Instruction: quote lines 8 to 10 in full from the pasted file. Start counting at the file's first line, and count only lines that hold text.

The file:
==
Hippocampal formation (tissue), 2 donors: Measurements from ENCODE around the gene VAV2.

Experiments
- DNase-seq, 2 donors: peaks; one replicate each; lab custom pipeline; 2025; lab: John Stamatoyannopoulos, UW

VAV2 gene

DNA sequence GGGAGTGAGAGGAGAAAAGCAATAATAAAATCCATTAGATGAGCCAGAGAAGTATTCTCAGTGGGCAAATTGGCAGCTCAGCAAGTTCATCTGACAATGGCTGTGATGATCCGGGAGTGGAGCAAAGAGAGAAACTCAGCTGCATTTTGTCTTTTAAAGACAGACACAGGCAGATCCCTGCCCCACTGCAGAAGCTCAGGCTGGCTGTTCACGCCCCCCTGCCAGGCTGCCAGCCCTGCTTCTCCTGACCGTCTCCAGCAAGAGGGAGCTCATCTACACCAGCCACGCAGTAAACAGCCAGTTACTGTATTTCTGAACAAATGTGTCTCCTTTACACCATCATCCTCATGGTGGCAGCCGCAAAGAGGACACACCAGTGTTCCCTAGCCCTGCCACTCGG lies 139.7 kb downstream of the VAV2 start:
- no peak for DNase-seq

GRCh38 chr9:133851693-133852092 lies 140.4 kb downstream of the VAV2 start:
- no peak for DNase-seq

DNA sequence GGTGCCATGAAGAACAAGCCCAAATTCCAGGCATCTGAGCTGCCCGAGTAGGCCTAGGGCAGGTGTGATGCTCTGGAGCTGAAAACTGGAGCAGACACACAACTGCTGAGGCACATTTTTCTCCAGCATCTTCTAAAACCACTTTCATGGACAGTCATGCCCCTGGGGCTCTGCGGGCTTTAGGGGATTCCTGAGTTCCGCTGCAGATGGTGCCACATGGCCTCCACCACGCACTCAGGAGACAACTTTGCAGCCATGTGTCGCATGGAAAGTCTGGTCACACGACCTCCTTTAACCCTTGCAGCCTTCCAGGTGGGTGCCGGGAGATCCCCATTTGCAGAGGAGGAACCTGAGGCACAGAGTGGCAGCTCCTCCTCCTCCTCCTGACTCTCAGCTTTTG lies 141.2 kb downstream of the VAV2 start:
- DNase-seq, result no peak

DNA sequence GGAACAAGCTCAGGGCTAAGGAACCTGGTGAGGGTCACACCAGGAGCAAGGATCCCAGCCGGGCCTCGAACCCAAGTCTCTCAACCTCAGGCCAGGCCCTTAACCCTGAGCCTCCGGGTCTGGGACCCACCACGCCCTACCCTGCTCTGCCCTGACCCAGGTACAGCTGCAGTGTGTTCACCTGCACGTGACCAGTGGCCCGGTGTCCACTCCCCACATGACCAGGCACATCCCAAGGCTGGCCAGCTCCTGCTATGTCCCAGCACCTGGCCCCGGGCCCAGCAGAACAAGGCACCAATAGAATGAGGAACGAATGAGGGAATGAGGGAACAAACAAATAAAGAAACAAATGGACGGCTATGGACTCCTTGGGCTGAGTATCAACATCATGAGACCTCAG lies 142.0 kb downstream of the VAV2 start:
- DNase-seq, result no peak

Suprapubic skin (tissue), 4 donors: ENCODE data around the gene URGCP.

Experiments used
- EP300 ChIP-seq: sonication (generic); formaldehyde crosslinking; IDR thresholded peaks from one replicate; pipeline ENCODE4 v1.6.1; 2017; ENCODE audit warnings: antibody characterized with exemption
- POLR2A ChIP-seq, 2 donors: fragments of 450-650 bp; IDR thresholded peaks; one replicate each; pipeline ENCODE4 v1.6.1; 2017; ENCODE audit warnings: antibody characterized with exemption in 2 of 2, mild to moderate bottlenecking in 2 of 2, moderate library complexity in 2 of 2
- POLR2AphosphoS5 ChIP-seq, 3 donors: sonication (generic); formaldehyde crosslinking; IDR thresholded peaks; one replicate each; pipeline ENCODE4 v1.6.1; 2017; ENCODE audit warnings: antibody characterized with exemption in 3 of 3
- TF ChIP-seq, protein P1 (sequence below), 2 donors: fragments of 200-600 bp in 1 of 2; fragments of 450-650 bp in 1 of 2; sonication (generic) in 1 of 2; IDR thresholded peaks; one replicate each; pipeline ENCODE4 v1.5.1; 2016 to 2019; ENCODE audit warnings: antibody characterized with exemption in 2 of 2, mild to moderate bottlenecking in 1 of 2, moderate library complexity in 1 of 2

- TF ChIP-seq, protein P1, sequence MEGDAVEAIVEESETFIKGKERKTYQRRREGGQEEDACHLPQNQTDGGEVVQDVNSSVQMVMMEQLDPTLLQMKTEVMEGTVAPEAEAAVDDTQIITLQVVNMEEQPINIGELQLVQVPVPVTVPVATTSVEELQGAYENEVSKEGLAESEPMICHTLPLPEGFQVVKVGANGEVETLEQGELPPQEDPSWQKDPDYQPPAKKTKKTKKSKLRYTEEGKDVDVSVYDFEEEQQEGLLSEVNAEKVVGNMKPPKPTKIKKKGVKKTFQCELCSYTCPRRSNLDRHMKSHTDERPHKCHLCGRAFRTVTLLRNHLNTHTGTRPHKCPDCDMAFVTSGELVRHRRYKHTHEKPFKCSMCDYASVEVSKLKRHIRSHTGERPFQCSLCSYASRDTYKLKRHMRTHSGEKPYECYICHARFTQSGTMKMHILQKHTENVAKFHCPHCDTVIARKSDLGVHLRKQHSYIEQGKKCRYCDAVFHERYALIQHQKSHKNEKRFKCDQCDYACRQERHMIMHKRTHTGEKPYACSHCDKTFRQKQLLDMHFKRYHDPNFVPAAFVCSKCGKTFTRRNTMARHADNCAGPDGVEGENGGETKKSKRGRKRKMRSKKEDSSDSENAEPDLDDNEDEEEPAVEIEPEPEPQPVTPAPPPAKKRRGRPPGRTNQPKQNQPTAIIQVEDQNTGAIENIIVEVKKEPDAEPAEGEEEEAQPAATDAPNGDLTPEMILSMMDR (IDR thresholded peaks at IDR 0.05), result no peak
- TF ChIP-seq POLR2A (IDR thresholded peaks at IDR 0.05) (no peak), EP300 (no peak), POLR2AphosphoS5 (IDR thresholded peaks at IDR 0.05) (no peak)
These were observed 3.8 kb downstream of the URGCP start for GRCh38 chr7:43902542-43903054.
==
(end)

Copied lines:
- no peak for DNase-seq

DNA sequence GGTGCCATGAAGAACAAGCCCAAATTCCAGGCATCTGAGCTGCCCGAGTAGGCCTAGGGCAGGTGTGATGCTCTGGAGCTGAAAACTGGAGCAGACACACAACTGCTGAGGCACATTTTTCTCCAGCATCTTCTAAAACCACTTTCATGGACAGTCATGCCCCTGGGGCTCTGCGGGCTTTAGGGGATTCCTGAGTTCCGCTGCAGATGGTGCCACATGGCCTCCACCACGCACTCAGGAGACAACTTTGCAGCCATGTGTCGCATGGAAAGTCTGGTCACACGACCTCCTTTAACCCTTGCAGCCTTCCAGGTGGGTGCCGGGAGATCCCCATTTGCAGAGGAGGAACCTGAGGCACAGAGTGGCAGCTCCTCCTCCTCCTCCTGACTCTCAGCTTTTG lies 141.2 kb downstream of the VAV2 start:
- DNase-seq, result no peak